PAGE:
After the elections, at the broken shell of the political system

Thirty years ago, it was said that “everything will change” in Lithuania when a new generation emerges, uninfluenced by the Soviets. The public had to mature and become more aware.

What does the fallen trust in traditional parties and growing popularity of non-partisan political entities and protest votes show? LŽ discussed what these trends promise us and when we will finally mature for real democracy with Vilnius University Institute of International Relations and Political Science political scientists Algimantas Jankauskas and Vytis Jurkonis.

A. Jankauskas remarks that at the dawn of independence 30 years ago, the move towards democracy was perceived in an overly simplified way. “Today we must conclude that the post-communist sphere experienced not a transitory period, but formed in its own way. Thus, we have a post-communist state of being, which is hybrid in its nature – in it you have some parts brought over from the soviet era and some parts taken from the West. This hybrid has entrenched itself, has a basis for existence and will not vanish all of a sudden,” he points out.

In regard to the maturation of the public, A. Jankauskas notes that democracy itself is undergoing major changes, having begun changing and reached its limits following the September 11 attacks in 2001. The political scientist emphasises that at this point, no one can tell in what direction the world will go.

He explains that the post-Soviet countries thus face a dual challenge – having not yet been able to resolve old problems stemming from soviet times, they also face the Western world order undergoing a tumultuous time period.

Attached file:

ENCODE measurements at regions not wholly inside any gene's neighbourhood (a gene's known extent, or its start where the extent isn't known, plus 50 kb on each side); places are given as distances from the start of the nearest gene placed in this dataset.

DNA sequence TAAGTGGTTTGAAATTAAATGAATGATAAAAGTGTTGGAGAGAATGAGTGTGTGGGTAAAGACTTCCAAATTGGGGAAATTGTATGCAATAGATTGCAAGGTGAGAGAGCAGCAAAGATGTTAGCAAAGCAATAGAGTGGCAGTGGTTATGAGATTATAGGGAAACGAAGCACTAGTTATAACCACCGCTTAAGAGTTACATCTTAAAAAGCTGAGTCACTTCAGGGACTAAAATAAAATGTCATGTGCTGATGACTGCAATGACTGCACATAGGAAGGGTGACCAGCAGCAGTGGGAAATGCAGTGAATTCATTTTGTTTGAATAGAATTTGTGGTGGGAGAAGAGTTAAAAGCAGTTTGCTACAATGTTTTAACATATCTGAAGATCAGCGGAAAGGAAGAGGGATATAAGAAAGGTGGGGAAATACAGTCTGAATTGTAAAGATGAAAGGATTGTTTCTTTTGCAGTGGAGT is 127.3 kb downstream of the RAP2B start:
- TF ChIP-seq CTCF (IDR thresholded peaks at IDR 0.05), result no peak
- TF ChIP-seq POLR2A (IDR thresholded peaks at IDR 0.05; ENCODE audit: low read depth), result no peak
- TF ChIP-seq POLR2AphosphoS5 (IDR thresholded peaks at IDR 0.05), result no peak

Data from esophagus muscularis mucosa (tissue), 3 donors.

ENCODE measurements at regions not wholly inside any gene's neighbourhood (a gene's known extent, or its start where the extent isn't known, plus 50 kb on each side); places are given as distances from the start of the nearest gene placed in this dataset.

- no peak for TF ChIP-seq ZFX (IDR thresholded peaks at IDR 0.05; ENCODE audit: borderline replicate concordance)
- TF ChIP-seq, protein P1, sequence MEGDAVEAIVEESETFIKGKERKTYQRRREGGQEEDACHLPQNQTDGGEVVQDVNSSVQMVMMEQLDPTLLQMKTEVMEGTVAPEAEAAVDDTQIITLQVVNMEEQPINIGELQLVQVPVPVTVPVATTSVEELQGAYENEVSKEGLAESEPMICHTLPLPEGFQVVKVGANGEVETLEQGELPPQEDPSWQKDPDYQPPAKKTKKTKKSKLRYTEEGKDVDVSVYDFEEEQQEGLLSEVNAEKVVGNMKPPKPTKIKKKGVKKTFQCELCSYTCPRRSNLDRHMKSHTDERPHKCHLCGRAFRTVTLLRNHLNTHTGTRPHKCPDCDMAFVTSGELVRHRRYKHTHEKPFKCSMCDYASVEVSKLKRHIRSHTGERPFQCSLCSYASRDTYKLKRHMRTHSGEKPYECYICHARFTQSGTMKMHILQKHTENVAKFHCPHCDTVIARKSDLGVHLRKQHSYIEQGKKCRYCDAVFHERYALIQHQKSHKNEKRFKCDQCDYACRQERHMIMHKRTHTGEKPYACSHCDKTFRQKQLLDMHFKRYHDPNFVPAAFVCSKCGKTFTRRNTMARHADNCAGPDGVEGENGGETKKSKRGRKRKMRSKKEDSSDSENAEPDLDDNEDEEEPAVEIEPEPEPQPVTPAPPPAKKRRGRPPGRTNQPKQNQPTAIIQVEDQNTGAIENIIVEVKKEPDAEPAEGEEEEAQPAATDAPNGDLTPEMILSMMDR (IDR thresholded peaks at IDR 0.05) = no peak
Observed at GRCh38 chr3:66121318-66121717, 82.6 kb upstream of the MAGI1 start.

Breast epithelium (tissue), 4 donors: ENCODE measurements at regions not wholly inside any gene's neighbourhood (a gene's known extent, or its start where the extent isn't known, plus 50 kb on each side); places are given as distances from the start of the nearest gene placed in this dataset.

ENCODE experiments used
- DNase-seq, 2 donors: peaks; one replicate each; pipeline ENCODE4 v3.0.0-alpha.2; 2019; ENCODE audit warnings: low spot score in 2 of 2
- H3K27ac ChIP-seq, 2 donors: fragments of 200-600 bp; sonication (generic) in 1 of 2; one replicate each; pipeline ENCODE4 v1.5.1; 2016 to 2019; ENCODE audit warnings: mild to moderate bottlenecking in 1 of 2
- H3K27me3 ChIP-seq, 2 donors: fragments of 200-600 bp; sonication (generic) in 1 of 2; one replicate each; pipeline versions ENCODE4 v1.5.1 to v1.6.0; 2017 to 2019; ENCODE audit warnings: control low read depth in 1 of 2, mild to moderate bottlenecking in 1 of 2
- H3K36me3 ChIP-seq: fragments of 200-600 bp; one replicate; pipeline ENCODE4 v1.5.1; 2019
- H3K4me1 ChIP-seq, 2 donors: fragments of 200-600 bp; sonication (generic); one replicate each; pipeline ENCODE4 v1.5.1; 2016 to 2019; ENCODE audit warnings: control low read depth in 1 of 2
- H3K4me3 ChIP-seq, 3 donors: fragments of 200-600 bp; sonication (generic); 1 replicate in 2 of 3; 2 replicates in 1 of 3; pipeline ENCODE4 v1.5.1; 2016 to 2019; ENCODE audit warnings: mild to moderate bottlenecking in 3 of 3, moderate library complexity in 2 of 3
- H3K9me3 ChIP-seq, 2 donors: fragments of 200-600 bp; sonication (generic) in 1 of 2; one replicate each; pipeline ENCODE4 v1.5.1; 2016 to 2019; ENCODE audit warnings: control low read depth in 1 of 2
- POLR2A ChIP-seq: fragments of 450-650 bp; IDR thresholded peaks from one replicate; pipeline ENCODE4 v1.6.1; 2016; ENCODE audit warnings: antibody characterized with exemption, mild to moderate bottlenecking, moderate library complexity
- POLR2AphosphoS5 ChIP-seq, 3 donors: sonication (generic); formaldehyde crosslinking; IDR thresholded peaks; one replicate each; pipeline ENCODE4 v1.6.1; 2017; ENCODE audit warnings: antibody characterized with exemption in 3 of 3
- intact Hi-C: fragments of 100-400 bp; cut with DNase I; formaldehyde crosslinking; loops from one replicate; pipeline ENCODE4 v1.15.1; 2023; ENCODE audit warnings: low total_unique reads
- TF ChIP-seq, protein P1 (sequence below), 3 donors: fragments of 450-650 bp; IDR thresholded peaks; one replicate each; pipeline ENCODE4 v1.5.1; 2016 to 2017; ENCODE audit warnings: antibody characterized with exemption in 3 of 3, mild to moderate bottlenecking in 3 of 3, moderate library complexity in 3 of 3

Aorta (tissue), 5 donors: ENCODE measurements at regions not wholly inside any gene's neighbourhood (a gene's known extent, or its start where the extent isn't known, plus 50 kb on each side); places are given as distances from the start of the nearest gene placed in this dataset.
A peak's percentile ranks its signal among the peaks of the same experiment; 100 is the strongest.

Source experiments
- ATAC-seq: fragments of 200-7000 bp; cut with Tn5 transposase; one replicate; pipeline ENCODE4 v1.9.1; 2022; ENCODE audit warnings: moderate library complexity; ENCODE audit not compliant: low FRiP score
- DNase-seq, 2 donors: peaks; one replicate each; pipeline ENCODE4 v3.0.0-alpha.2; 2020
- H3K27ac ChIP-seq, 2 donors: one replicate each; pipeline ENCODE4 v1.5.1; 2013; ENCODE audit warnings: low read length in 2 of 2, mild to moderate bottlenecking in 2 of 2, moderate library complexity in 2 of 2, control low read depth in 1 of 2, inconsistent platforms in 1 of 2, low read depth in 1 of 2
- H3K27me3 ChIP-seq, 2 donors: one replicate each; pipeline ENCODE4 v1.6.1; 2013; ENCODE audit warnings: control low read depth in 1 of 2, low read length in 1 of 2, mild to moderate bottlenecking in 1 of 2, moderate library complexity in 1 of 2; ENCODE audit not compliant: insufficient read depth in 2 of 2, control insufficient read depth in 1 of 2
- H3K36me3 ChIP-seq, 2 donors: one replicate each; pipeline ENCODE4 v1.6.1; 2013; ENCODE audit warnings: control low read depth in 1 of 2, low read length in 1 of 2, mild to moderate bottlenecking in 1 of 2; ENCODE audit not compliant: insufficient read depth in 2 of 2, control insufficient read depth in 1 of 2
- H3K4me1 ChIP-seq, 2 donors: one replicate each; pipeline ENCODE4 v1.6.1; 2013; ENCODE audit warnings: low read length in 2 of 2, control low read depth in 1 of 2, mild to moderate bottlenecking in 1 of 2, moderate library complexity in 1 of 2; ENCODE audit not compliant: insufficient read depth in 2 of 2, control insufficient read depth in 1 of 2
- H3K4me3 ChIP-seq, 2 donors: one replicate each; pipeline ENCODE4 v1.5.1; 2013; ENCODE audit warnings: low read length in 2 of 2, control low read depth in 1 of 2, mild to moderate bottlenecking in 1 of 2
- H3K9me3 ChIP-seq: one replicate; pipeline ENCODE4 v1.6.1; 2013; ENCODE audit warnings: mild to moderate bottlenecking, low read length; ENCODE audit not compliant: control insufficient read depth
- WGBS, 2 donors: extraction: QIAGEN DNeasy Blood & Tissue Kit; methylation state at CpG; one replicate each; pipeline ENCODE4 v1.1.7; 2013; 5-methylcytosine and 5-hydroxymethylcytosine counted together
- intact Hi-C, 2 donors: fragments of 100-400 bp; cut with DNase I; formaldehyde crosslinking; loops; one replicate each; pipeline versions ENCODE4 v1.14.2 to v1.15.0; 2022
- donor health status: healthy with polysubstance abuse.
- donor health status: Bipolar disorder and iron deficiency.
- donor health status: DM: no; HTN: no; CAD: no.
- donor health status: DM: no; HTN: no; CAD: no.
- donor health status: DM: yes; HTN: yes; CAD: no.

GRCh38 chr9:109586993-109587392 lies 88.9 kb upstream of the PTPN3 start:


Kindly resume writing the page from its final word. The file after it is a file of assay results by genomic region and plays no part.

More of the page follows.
Meanwhile, V. Jurkonis highlights that East and Central Europe actively mimicked Western institutions, however there was little understanding that not everything could be transferred immediately. With deeply entrenched corruption remaining and subverting the, as the political scientist puts it, façade of democratic statehood, elections, political processes, news media and all else are harmed. He points to how at a certain time, Freedom House rated the Baltic States, to local outrage, as transitory period states, similarly to countries in Central Asia.

At the same time, he notes that the West is not immune to straying from democracy. “The trend of distancing from freedom and democratic standards is also seen in the USA. A part of people view democracy as a given and see no reason to defend it. Furthermore, in terms of democracy in the USA, I have noticed that the Americans are more inclined to emphasise liberal democracy. In our region, this turns into a question: is there room for social democrats, Christian democrats or conservatives in liberal democracy? We have to discuss and prove that in democracy, there is room for representatives on various points of the political spectrum and it is not worth emphasising the “liberal” part of the term,” V. Jurkonis said, also pointing out how both in the Baltic region and in the West, there is a tendency to seek to avoid conflict rather than resolve it, leaving space for powers aiming to escalate problems and seek scapegoats.

While he points out such issues, the political scientist also believes that concerns of the fall of Western democracy may be rushed. He points out how it has almost been a century since nationalism was declared dead, but it remains potent to this day. Hence, equally democracy can surmount existing challenges and endure.

V. Jurkonis proposes to put emphasis on politicians’ responsibility and the existence of stratification and the need to take responsibility ourselves: “We must speak about not only politicians’, but our own responsibility. Perhaps we may live in Vilnius or other major city, but our parents and grandparents live in the regions. How do we interact with them? Do we feel their disappointment, even if it is sometimes baseless? The disappointment that led to mass migration from Lithuania.